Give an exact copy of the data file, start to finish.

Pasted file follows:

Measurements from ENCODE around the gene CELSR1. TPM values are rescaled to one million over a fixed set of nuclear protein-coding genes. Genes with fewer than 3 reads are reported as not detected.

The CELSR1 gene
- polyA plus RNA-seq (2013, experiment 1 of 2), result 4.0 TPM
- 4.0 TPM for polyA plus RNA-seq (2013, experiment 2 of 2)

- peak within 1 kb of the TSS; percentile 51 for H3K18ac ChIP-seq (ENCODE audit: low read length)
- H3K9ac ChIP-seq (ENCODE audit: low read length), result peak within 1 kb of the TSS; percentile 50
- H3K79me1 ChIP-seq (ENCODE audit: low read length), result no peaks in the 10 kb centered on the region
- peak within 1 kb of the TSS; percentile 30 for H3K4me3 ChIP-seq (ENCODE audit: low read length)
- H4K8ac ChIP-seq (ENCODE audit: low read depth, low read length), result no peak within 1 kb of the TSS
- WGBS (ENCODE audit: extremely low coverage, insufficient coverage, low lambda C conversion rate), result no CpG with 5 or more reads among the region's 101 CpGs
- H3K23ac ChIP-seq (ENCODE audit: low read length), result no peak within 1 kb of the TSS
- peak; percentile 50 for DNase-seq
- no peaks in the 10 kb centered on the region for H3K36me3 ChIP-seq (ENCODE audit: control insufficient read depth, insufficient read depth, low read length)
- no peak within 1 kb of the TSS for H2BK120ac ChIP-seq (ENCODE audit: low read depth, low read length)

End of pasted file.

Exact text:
Measurements from ENCODE around the gene CELSR1. TPM values are rescaled to one million over a fixed set of nuclear protein-coding genes. Genes with fewer than 3 reads are reported as not detected.

The CELSR1 gene
- polyA plus RNA-seq (2013, experiment 1 of 2), result 4.0 TPM
- 4.0 TPM for polyA plus RNA-seq (2013, experiment 2 of 2)

- peak within 1 kb of the TSS; percentile 51 for H3K18ac ChIP-seq (ENCODE audit: low read length)
- H3K9ac ChIP-seq (ENCODE audit: low read length), result peak within 1 kb of the TSS; percentile 50
- H3K79me1 ChIP-seq (ENCODE audit: low read length), result no peaks in the 10 kb centered on the region
- peak within 1 kb of the TSS; percentile 30 for H3K4me3 ChIP-seq (ENCODE audit: low read length)
- H4K8ac ChIP-seq (ENCODE audit: low read depth, low read length), result no peak within 1 kb of the TSS
- WGBS (ENCODE audit: extremely low coverage, insufficient coverage, low lambda C conversion rate), result no CpG with 5 or more reads among the region's 101 CpGs
- H3K23ac ChIP-seq (ENCODE audit: low read length), result no peak within 1 kb of the TSS
- peak; percentile 50 for DNase-seq
- no peaks in the 10 kb centered on the region for H3K36me3 ChIP-seq (ENCODE audit: control insufficient read depth, insufficient read depth, low read length)
- no peak within 1 kb of the TSS for H2BK120ac ChIP-seq (ENCODE audit: low read depth, low read length)